Among women living alone, 88 percent of the women in the AARP Foundation women's study say they have friends they can depend on in times of crisis. Experts like Trimberger expect women, especially those in the baby-boomer age group (42 through 60), to keep up those connections as they age. The study also found, for example, 41 percent of single women 45 through 59 said that as they got older they would be open to living with women friends.

Myth #9 Single women are sex-starved.

Reality: They may be hungry at times, certainly, but most have a greater appetite for other forms of sustenance in their lives.
When it comes to sex, single women have all kinds of ways of dealing with—and without—it. A relatively low number, just 22 percent, of the 45-plus single women in AARP's "Sexuality at Midlife and Beyond" study were sexually active in the past six months, and only 18 percent had a regular sex partner. But either way, they weren't hung up about it. "After age 50 a number of single women want fun sex," says author Levine. "This is a no-holds-barred period of their lives—they're more sexually adventurous and easygoing, and while sex isn't the biggest deal in the world, they're more willing to take pleasure when it comes." Of the single women in AARP's sexuality study, 15 percent had watched adult films with a partner, 14 percent had used sex toys, 10 percent had had phone sex, and 7 percent had exchanged frisky notes or e-mails. And in the past six months 26 percent had masturbated.

But sexual urges aren't the main driving force for older women dating, at least in the same way they are for men. Some 11 percent of the men in the AARP lifestyles, dating, and romance survey, for instance, said the main reason they date is to fulfill their sexual needs, versus a mere 2 percent of the women. And 24 percent of single women in the same survey agreed that they could be happy never having sex again. "Since menopause, I don't feel the need," says Michele Horon. Her last relationship ended five years ago. "That's not to say I wouldn't be turned on. I certainly could be, but sex is just last on my list."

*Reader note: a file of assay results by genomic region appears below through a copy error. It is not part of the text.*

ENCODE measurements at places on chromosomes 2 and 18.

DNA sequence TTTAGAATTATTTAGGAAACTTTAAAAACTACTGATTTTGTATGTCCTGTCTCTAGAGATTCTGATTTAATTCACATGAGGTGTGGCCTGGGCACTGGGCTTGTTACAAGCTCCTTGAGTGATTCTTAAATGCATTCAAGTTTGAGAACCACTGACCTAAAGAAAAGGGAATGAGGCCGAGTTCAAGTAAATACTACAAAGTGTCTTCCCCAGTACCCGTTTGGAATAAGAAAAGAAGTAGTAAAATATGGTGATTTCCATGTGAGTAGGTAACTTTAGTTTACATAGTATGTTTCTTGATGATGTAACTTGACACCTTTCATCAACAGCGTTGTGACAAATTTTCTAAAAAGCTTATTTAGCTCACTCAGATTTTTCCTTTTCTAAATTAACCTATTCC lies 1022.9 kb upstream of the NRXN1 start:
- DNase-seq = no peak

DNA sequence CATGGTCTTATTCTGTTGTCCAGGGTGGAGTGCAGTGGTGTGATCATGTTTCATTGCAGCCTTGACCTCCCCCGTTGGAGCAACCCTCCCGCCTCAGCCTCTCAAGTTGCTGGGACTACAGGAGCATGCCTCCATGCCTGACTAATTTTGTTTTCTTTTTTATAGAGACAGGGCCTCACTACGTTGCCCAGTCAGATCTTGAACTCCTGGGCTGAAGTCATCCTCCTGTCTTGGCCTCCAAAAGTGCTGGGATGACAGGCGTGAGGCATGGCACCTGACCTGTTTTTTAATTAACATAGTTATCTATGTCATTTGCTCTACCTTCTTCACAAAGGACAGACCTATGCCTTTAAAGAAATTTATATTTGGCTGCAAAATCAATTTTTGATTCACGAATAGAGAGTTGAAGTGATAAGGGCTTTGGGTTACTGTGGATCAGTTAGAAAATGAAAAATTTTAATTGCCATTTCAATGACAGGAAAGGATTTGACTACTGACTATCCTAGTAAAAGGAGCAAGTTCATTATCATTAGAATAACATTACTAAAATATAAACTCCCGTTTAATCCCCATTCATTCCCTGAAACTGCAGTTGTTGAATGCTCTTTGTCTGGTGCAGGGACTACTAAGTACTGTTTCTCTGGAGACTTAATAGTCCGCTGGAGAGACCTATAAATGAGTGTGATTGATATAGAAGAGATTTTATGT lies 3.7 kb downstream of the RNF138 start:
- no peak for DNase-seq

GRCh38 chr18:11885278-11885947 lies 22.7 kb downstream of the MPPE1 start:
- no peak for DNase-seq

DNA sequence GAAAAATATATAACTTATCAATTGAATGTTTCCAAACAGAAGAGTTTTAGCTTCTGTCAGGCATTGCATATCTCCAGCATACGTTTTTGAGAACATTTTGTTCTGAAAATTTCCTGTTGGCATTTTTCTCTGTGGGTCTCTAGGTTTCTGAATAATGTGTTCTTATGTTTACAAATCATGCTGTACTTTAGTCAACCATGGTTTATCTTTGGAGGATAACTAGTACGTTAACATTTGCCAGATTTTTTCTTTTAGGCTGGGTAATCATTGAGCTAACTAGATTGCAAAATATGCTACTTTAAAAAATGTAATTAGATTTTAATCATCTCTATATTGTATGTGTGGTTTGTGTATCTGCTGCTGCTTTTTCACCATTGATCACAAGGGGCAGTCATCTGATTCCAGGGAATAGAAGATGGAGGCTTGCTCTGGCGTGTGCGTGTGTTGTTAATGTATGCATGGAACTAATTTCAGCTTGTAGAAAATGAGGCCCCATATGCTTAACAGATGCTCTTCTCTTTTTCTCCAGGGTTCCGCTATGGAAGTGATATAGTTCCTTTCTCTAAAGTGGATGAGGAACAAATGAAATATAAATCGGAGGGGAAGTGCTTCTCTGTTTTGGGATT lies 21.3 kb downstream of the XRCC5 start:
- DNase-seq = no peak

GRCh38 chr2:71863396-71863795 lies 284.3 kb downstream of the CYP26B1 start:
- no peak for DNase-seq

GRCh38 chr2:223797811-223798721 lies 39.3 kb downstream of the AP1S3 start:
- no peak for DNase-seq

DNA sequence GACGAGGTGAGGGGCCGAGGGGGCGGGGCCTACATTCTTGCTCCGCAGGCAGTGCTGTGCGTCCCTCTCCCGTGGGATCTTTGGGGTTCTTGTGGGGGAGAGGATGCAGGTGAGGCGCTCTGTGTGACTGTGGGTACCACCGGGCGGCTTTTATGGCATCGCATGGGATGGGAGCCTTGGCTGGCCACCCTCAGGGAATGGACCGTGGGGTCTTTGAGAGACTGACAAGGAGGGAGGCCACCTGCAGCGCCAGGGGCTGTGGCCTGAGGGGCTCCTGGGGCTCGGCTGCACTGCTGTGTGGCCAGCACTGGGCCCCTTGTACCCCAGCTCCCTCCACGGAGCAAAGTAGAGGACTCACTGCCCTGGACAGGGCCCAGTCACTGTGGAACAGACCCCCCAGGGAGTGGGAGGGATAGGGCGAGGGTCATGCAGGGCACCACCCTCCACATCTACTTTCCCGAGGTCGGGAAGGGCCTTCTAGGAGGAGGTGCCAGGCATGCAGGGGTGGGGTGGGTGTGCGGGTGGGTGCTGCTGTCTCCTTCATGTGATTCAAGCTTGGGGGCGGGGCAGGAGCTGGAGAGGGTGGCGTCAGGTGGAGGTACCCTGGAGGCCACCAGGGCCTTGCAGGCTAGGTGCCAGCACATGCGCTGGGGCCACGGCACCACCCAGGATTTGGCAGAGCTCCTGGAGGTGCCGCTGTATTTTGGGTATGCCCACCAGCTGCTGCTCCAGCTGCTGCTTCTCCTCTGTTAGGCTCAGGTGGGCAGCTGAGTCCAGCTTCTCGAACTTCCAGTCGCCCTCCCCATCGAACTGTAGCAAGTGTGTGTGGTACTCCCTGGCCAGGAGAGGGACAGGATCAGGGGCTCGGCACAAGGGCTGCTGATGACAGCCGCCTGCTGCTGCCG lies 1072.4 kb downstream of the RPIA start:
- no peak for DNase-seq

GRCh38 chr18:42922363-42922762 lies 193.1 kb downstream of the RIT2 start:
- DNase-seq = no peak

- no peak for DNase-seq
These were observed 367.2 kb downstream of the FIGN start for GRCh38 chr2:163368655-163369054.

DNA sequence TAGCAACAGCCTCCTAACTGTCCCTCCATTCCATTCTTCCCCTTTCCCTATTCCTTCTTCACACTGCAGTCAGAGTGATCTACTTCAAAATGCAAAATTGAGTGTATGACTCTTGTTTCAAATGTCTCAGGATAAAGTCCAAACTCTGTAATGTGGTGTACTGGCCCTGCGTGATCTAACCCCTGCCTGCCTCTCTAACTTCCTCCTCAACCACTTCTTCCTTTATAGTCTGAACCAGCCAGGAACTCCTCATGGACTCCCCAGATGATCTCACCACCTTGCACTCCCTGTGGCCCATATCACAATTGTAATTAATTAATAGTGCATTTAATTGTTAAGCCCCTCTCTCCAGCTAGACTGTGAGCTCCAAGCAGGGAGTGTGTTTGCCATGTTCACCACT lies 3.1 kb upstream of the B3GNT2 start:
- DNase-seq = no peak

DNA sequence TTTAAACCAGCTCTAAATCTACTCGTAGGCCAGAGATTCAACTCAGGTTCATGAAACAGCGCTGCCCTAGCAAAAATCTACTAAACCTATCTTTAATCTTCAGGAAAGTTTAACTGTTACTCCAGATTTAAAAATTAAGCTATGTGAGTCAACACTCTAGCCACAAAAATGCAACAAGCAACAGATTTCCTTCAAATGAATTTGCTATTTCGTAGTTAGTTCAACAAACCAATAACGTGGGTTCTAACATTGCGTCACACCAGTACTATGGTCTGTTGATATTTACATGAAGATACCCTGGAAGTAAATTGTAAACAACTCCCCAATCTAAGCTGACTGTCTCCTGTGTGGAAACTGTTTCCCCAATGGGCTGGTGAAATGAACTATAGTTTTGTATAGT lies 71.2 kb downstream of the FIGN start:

Myth #10 Single women aren't as healthy as married women.

Reality: Generally true, but now single women are taking charge of their health just as they're taking control of other parts of their lives.
For decades health researchers have consistently found that married women are healthier than single women. But the most negative health outcomes for women have been associated with those who are divorced or widowed. Very little attention has been paid to the long-term health outcomes of women who are contentedly single. One surprising finding to come out of the AARP Foundation women's survey, however, is that single women tend to think of themselves as healthy—46 percent said their health is excellent or very good. In addition, 90 percent of the single women in the study said they're very or somewhat confident that they're doing all they can to keep themselves healthy. "These findings seem promising," says Jean Kalata, AARP research analyst and principal researcher for the AARP Foundation women's study, "but we need more research into single women and the effects of happiness on health."

So, is being single the new happy ending for American women? Of course not. But it doesn't mean life is over. As more unmarried women embrace the challenges and opportunities that come with living alone, they are writing new chapters in self-discovery, says Florence Falk, Ph.D., a psychotherapist in New York City and author of On My Own: The Art of Being a Woman Alone (Harmony Books), due out in January 2007. "Many women are surprised at how learning to be alone, in the best sense of the word, opens them up to a bigger world. Even with the speed bumps, being single can lead them to better relationships, more creativity, new friendships, and a deeper sense of self and community."